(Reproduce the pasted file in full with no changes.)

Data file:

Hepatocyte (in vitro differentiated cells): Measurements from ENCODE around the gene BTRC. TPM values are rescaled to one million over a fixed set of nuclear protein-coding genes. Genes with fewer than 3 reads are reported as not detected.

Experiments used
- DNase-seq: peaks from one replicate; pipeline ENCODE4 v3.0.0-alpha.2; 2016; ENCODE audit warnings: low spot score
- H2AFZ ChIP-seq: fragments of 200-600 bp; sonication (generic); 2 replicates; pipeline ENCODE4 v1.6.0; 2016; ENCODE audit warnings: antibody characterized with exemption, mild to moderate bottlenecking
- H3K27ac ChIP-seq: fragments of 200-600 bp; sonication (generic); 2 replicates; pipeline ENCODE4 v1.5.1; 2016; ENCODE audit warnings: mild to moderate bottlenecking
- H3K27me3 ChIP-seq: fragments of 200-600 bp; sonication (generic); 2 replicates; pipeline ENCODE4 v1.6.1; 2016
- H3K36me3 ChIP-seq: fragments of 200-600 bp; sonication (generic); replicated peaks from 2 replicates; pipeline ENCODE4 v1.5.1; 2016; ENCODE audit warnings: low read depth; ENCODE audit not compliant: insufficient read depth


Hepatocyte (in vitro differentiated cells): Measurements from ENCODE around the gene BTRC. TPM values are rescaled to one million over a fixed set of nuclear protein-coding genes. Genes with fewer than 3 reads are reported as not detected.

Experiments used
- DNase-seq: peaks from one replicate; pipeline ENCODE4 v3.0.0-alpha.2; 2016; ENCODE audit warnings: low spot score
- H2AFZ ChIP-seq: fragments of 200-600 bp; sonication (generic); 2 replicates; pipeline ENCODE4 v1.6.0; 2016; ENCODE audit warnings: antibody characterized with exemption, mild to moderate bottlenecking
- H3K27ac ChIP-seq: fragments of 200-600 bp; sonication (generic); 2 replicates; pipeline ENCODE4 v1.5.1; 2016; ENCODE audit warnings: mild to moderate bottlenecking
- H3K27me3 ChIP-seq: fragments of 200-600 bp; sonication (generic); 2 replicates; pipeline ENCODE4 v1.6.1; 2016
- H3K36me3 ChIP-seq: fragments of 200-600 bp; sonication (generic); replicated peaks from 2 replicates; pipeline ENCODE4 v1.5.1; 2016; ENCODE audit warnings: low read depth; ENCODE audit not compliant: insufficient read depth